Diabetes Mellitus refers to a group of prevalent metabolic disorders manifested by the persistent rise in blood sugar level. Once sweet and pleasing, when in compulsive excess, sugar in diabetics threatens with hyperglycemic coma and imminent death if left untreated, setting the human life on a new road with major complications including cardiovascular disease, stroke, kidney failure, early onset dementia etc.
Despite its grave nature, one of the key manifestations of diabetes is a fruity, sweet-smelling odor. In fact, over centuries the fruity smell of the sugar-enriched urine of diabetics, which attracts ants and flies, has been used as the main biomarker. Medical records of diabetes in ancient Egypt, India, and Greece describe the sweetened with honey urine, i.e. ‘mellite’ (Latin mellitus meaning honey-sweet) as the principal indication of the disease, with the first complete clinical description given by the Greek physician Aretaeus of Cappadocia (1st century AD).
Upon the arrival of the technological era and analytical means for blood sugar detection, new approaches have been implemented, which are generally divided into (1) methods for continuous or (2) methods for single point glucose sampling. While accurate, single point glucosometry is invasive as it necessitates a finger-prick (i.e. blood-letting); urine dipsticks, on the other hand, although non-invasive, afford low sensitive readouts which are prone to variations.
Continuous glucose sensing methods range from (1) invasive implantable sensors for microdialysis and subcutaneous sensing to (2) semi-invasive microneedle sensors and (3) non-invasive optical and transdermal measurements. The principal shortfalls of transdermal approaches such as impedance spectrometry, sonography or reverse iontophoresis is the dependence of the readings on the age, skin type and condition as well as an individuals’ constitution.
Optical methods of glucose measurement are inherently non-invasive and hold major promise in sensitivity and specificity, with a major drawback, however, being poor penetration depth and readout attenuation. To circumvent the downsides of non-invasive optical glucose sensing, scientists from the Institute of Biological and Medical Imaging at Helmholtz Zentrum Munich, Germany, developed and validated a new method dubbed ‘Extended Near-infrared Optoacoustic Spectrometry’ for quantification of the physiological concentration of glucose.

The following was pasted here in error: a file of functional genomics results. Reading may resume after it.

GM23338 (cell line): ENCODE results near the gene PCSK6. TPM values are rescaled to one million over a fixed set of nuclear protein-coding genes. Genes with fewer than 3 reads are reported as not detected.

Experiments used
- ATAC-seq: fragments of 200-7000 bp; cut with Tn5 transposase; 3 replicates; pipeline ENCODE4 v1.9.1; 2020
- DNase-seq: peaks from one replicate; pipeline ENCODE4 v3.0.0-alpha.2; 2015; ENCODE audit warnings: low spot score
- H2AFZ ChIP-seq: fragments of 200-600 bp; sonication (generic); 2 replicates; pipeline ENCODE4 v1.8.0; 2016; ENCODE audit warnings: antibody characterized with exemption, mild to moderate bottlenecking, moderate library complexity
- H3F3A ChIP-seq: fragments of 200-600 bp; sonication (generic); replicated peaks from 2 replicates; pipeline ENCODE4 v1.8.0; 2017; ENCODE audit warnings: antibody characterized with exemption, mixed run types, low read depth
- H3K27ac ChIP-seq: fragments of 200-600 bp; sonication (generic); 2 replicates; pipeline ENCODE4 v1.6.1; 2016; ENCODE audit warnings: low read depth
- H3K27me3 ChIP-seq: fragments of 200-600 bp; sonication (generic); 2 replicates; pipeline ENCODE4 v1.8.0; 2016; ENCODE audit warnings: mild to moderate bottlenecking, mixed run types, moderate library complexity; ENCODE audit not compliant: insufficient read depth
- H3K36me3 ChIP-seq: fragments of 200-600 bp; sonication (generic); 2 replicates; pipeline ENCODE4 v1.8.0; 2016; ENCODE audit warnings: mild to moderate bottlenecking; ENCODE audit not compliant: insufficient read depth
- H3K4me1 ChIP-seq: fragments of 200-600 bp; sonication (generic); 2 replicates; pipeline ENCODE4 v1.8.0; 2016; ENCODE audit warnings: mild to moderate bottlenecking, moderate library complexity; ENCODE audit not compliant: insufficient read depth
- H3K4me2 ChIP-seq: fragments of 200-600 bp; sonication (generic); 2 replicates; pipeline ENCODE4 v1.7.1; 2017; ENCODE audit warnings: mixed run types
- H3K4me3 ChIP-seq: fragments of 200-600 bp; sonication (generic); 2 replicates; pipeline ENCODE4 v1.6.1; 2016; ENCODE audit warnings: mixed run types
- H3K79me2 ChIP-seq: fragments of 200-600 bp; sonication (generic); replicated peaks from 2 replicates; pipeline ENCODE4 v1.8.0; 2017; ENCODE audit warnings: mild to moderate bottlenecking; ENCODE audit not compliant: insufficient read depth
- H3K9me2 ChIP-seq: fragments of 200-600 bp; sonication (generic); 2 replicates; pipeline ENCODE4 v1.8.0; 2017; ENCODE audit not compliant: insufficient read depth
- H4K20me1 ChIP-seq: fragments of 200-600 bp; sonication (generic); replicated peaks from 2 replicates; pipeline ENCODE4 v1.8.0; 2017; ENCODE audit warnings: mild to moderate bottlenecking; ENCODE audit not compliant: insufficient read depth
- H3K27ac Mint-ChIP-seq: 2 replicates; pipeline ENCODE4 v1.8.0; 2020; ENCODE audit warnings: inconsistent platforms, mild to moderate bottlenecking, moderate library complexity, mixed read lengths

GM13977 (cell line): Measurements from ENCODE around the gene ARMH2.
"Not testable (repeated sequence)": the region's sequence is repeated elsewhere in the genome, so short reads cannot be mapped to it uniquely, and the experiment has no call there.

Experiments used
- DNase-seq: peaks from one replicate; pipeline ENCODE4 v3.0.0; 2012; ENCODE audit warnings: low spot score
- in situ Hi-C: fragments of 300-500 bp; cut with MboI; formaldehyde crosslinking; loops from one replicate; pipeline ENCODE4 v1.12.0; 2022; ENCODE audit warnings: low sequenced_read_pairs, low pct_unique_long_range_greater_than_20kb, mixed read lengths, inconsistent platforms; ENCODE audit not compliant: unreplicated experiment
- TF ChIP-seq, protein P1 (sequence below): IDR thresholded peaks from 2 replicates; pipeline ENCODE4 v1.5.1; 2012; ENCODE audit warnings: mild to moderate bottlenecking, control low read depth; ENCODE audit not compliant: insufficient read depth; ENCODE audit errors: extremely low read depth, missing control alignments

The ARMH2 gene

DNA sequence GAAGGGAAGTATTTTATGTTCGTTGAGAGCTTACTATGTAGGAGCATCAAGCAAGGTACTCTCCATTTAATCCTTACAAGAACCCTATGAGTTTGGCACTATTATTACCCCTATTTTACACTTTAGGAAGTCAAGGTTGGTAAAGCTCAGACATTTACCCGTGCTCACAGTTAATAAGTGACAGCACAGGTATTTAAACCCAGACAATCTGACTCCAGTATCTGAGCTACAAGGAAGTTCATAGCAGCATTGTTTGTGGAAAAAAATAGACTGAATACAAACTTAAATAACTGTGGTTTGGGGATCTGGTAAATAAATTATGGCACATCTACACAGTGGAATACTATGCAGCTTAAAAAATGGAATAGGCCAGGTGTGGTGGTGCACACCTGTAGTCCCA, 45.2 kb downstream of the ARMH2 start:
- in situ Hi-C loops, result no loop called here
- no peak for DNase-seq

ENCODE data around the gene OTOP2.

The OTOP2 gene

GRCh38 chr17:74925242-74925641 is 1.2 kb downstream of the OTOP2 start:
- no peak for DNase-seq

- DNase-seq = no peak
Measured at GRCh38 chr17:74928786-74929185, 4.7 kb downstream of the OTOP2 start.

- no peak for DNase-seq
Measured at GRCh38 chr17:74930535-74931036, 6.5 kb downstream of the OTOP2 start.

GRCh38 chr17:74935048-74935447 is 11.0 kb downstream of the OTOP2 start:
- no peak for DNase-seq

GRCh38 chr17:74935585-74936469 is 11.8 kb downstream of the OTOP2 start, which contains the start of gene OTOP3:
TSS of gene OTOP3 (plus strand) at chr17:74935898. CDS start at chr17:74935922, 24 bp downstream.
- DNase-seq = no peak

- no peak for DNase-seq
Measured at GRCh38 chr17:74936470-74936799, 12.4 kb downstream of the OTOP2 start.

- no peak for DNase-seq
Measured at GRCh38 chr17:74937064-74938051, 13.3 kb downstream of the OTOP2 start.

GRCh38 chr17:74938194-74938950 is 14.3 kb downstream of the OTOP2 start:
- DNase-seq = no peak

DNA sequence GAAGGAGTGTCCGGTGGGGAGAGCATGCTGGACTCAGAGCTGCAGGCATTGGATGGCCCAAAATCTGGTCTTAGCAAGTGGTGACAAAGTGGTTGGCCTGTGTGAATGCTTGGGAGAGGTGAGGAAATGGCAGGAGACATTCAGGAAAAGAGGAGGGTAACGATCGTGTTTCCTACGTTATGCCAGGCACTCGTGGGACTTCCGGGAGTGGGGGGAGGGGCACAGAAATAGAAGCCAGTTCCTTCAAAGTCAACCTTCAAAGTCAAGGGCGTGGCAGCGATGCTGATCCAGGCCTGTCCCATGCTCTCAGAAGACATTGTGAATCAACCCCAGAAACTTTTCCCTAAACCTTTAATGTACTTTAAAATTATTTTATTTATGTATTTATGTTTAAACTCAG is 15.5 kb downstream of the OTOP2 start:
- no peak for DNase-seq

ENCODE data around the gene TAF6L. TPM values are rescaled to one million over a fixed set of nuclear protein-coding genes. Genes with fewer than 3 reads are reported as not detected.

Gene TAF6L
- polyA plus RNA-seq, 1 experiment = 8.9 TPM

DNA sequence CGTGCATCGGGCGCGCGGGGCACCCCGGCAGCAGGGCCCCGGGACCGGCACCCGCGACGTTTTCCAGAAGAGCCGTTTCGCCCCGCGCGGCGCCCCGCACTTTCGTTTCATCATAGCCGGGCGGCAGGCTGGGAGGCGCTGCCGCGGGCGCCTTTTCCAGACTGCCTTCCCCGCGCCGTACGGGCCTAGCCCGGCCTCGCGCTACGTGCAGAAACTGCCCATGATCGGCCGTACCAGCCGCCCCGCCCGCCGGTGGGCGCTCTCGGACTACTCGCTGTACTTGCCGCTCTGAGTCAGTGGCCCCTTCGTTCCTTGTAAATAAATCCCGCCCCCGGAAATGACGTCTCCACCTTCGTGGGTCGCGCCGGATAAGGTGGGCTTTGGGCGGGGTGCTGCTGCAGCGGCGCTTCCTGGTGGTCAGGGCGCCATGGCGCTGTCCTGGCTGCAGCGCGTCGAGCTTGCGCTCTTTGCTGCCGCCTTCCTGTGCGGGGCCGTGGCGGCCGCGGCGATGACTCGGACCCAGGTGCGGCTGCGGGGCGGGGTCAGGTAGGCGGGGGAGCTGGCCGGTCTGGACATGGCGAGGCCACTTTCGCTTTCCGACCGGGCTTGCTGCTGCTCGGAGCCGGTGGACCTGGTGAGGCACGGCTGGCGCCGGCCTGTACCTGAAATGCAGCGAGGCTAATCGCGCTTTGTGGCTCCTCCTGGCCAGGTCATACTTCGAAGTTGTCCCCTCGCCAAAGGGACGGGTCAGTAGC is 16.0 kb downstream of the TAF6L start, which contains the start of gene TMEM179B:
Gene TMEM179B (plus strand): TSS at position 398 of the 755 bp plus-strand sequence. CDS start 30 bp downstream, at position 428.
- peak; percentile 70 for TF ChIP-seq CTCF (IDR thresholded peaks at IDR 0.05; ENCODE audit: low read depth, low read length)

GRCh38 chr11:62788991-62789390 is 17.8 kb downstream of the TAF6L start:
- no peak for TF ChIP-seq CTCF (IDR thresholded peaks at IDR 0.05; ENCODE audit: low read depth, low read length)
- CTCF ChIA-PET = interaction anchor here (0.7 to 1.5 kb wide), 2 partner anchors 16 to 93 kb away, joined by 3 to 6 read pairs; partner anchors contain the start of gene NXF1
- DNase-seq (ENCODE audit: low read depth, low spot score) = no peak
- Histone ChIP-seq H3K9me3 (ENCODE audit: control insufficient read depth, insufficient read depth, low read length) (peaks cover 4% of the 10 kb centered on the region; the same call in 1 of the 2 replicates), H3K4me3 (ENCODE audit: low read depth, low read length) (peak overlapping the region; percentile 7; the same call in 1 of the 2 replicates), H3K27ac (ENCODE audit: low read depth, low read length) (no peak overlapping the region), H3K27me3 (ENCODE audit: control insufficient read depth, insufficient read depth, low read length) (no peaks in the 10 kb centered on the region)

Unlike an antique glucose sensing reliant on the taste and smell of urine, and more recent methods conditional to a chemical or optical signature of glucose, this new approach uses the hybrid optoacoustic (photoacoustic) readouts of glucose spectrum (i.e. glucose melody) resonating under interrogation by different wavelengths of light. The principal advantage of using this approach is that unlike optical glucose sensing, prone to strong signal attenuation and erroneous readouts in deep tissue, this method utilizes sound as glucose readout. Because of low scattering and superb propagation of acoustic waves in biological tissue, the new methodology is more sensitive and accurate, hence yielding an improved ‘intensity, tone and timbre’ for glucose from deep tissue.
The researchers applied different computational approaches for detecting and decoding the optoacoustic spectrum of glucose and optimized their methodology for the best outcome in terms of sensitivity and accuracy. The study is limited to sensing physiological amounts of glucose in water, with an incredible ±10 mg/dl precision, but sets a clear vision for future applications in human. Due to the importance of glucose sensing for research and diagnosis of carbohydrate and fat metabolism disorders as well as an array of other conditions, including morbid obesity and cancer, this new development holds major potential for clinical translation and healthcare.
These findings are described in the article entitled Extended Near-Infrared Optoacoustic Spectrometry for Sensing Physiological Concentrations of Glucose, recently published in the journal Frontiers in Endocrinology. This work was conducted by Ara Ghazaryan, Saak V. Ovsepian and Vasilis Ntziachristos from the Institute of Biological and Medical Imaging at Helmholtz Zentrum Munich, Germany.
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